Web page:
The Art of Travel: 7 Strange Things Astronauts Have Taken Into Space

Michael Driver /
Michael Driver / | © Culture Trip

Socks? LEGO? Soil from Yankee Stadium? Packing is a whole different ball game when you’re heading into space. To mark the 50th anniversary of the moon landing, Culture Trip remembers some of the more unusual personal items astronauts have packed for the trip of a lifetime.


This story appears in the third edition of Culture Trip magazine: the Gender and Identity issue.

Holy Communion

Before going down in history as the second man to walk on the moon, space legend and celebrated puncher of conspiracy theorists Buzz Aldrin performed the first-ever lunar communion, taking the bread and wine he’d been given special permission to carry with him on Apollo 11.

Buzz Lightyear

NASA’s Discovery Program has sent its fair share of film memorabilia into space. In 2007, Mark Hamill’s lightsaber from 1977’s Star Wars was blasted up there and, a year later, Buzz Lightyear joined the crew of the STS-124 mission. It’s the closest he’s come to reaching infinity and beyond.

Amelia Earhart’s watch

In 2010, Shannon Walker travelled to the International Space Station carrying a watch worn by aviator Amelia Earhart during her two transatlantic flights. Fittingly, the Russian Soyuz TMA-19 spacecraft in which Walker was travelling docked with the station as the two vessels orbited above the Atlantic.

Soil from Yankee Stadium

New York Yankees superfan Garrett Reisman brought a sample of dirt from Yankee Stadium’s pitcher’s mound with him to the International Space Station in 2008. While onboard, he also threw a ceremonial first pitch for the team that clocked in at an impressive five miles per second.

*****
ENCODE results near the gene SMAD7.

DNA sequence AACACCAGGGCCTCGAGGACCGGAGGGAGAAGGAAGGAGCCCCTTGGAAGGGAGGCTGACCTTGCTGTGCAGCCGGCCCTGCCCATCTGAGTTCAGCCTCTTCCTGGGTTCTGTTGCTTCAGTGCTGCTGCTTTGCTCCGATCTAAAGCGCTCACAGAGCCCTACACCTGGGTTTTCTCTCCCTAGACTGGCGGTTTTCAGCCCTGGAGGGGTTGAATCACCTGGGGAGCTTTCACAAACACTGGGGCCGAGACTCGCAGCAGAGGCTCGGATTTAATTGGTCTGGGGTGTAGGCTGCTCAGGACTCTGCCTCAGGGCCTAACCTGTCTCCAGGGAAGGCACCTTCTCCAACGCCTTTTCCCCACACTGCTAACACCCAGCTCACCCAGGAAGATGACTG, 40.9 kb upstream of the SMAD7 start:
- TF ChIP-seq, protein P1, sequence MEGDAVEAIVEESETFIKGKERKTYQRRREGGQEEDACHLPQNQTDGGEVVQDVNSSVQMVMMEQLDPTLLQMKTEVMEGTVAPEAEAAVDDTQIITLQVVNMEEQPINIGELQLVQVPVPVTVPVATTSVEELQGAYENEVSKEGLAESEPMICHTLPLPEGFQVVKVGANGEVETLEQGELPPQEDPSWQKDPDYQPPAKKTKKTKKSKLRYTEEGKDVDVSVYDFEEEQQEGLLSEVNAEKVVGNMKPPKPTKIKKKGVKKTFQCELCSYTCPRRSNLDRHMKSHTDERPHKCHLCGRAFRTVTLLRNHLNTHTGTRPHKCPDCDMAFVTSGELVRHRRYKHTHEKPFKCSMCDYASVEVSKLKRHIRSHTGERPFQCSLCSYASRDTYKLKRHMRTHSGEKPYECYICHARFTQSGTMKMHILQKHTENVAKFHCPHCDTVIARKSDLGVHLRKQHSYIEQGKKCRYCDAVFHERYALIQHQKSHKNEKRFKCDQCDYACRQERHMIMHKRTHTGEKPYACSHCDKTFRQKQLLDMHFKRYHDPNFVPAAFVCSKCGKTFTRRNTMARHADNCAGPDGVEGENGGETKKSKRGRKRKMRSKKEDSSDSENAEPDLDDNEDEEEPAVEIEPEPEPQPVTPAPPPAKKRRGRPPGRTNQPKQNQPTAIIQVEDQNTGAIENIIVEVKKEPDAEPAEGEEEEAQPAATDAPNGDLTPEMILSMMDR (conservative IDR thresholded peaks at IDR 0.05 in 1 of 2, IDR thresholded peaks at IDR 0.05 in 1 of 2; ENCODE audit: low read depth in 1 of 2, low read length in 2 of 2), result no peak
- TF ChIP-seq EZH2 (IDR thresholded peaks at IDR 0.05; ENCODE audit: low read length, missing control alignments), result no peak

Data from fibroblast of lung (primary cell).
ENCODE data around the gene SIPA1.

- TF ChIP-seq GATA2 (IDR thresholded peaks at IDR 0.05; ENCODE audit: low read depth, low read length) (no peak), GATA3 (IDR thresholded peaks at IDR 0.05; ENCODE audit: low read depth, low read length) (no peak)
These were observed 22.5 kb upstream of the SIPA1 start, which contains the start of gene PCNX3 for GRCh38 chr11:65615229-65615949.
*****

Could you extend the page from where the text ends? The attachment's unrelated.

LEGO

During his 2012 stay on the International Space Station, Satoshi Furukawa built a LEGO model of his temporary home – those pesky bricks really do have a knack for getting everywhere. Far from killing time, he was making something that would get children (and journalists) interested in his educational videos.

Fragments of the Wright Flyer

For many, the Wright brothers’ first flight in December 1903 marks the beginning of humanity’s journey towards the stars. To honour them, Neil Armstrong took fragments of the Wright Flyer – the plane that started it all – with him on Apollo 11, which put him on the moon in July 1969.

A golf ball and club

Though he was the first American to travel into space, Alan Shepard is better remembered as the first – and only – person to play golf on the moon. As his February 1971 mission wound down, he fixed the head of a six-iron to the shaft of a lunar soil sampler and launched a couple of balls for “miles and miles and miles”.

This story appears in the third edition of Culture Trip magazine: the Gender and Identity issue. It will launch on 4 July with distribution at Tube and train stations in London; it will also be made available in airports, hotels, cafés and cultural hubs in London and other major UK cities.

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